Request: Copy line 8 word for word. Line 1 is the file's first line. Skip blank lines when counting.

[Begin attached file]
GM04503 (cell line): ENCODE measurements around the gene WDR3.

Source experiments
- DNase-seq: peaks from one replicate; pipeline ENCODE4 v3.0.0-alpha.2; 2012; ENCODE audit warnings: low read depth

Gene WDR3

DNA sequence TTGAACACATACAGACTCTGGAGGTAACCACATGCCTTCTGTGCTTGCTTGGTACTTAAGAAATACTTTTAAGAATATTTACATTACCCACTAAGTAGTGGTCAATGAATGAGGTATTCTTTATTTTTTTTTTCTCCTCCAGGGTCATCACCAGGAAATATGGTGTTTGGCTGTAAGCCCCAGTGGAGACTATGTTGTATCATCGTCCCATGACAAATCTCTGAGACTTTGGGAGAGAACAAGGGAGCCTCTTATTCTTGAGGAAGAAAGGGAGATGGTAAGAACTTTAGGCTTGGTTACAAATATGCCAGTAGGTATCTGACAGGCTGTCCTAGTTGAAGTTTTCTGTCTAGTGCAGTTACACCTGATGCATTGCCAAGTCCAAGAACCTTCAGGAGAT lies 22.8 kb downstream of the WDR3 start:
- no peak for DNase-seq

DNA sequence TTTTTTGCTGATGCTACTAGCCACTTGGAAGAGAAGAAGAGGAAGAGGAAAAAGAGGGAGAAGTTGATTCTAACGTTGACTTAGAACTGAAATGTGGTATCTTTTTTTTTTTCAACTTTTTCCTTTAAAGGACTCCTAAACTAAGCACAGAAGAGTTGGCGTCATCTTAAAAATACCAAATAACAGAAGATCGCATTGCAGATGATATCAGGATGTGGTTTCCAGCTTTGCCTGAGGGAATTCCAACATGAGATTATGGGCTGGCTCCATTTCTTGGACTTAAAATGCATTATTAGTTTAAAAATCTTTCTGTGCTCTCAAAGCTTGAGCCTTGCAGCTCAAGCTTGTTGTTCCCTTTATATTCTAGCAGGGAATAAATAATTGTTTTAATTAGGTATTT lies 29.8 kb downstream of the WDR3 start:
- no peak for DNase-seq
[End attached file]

- no peak for DNase-seq